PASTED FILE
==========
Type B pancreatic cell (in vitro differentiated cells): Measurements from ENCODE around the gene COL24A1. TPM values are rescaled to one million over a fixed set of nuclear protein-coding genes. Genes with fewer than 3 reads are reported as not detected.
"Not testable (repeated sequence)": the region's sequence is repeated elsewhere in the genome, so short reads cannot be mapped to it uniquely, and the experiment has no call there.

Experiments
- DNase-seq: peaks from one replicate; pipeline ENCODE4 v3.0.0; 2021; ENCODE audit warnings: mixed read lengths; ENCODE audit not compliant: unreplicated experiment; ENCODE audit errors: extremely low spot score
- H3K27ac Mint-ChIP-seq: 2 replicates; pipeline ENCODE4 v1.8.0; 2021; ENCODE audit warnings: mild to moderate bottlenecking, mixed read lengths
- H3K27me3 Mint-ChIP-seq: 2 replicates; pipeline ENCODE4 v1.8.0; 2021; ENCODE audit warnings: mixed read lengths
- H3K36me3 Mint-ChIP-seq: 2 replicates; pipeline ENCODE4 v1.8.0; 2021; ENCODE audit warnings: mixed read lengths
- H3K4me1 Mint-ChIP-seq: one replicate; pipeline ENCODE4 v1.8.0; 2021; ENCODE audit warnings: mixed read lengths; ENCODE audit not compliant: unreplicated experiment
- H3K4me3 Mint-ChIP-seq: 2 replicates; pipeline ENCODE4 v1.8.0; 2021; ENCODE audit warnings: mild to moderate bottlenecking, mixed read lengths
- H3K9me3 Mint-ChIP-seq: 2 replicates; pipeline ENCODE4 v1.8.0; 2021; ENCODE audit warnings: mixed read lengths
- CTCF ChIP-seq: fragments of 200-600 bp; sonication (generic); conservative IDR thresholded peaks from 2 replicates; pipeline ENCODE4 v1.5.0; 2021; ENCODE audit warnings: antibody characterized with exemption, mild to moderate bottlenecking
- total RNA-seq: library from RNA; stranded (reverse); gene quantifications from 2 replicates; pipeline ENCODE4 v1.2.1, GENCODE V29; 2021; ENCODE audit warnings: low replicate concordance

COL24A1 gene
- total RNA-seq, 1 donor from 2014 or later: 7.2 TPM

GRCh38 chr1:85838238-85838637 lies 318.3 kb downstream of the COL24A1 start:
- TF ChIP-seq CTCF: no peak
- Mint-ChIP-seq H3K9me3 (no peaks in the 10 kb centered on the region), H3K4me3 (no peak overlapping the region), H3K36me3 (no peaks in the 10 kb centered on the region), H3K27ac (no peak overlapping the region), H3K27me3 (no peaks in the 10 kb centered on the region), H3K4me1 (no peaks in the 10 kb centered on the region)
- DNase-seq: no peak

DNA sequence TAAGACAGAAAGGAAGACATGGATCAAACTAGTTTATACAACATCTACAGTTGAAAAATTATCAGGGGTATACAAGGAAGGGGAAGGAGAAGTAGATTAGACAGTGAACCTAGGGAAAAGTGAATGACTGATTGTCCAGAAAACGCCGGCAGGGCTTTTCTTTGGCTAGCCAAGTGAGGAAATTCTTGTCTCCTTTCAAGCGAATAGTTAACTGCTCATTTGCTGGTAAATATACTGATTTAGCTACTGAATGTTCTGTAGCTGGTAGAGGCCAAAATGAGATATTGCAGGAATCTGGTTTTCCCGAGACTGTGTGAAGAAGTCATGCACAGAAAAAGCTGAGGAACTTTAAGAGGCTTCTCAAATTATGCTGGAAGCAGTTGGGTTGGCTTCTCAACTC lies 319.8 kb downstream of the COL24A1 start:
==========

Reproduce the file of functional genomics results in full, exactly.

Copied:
Type B pancreatic cell (in vitro differentiated cells): Measurements from ENCODE around the gene COL24A1. TPM values are rescaled to one million over a fixed set of nuclear protein-coding genes. Genes with fewer than 3 reads are reported as not detected.
"Not testable (repeated sequence)": the region's sequence is repeated elsewhere in the genome, so short reads cannot be mapped to it uniquely, and the experiment has no call there.

Experiments
- DNase-seq: peaks from one replicate; pipeline ENCODE4 v3.0.0; 2021; ENCODE audit warnings: mixed read lengths; ENCODE audit not compliant: unreplicated experiment; ENCODE audit errors: extremely low spot score
- H3K27ac Mint-ChIP-seq: 2 replicates; pipeline ENCODE4 v1.8.0; 2021; ENCODE audit warnings: mild to moderate bottlenecking, mixed read lengths
- H3K27me3 Mint-ChIP-seq: 2 replicates; pipeline ENCODE4 v1.8.0; 2021; ENCODE audit warnings: mixed read lengths
- H3K36me3 Mint-ChIP-seq: 2 replicates; pipeline ENCODE4 v1.8.0; 2021; ENCODE audit warnings: mixed read lengths
- H3K4me1 Mint-ChIP-seq: one replicate; pipeline ENCODE4 v1.8.0; 2021; ENCODE audit warnings: mixed read lengths; ENCODE audit not compliant: unreplicated experiment
- H3K4me3 Mint-ChIP-seq: 2 replicates; pipeline ENCODE4 v1.8.0; 2021; ENCODE audit warnings: mild to moderate bottlenecking, mixed read lengths
- H3K9me3 Mint-ChIP-seq: 2 replicates; pipeline ENCODE4 v1.8.0; 2021; ENCODE audit warnings: mixed read lengths
- CTCF ChIP-seq: fragments of 200-600 bp; sonication (generic); conservative IDR thresholded peaks from 2 replicates; pipeline ENCODE4 v1.5.0; 2021; ENCODE audit warnings: antibody characterized with exemption, mild to moderate bottlenecking
- total RNA-seq: library from RNA; stranded (reverse); gene quantifications from 2 replicates; pipeline ENCODE4 v1.2.1, GENCODE V29; 2021; ENCODE audit warnings: low replicate concordance

COL24A1 gene
- total RNA-seq, 1 donor from 2014 or later: 7.2 TPM

GRCh38 chr1:85838238-85838637 lies 318.3 kb downstream of the COL24A1 start:
- TF ChIP-seq CTCF: no peak
- Mint-ChIP-seq H3K9me3 (no peaks in the 10 kb centered on the region), H3K4me3 (no peak overlapping the region), H3K36me3 (no peaks in the 10 kb centered on the region), H3K27ac (no peak overlapping the region), H3K27me3 (no peaks in the 10 kb centered on the region), H3K4me1 (no peaks in the 10 kb centered on the region)
- DNase-seq: no peak

DNA sequence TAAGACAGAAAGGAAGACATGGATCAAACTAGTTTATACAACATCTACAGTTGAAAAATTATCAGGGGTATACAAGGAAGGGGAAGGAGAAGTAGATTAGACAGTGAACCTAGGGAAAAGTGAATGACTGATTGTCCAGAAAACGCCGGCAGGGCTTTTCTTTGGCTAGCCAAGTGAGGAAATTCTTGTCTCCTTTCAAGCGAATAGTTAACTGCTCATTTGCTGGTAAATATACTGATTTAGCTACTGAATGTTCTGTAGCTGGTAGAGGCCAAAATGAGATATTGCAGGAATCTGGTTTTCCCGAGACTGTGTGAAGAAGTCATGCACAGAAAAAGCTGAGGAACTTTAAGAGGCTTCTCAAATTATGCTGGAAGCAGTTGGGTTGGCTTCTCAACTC lies 319.8 kb downstream of the COL24A1 start: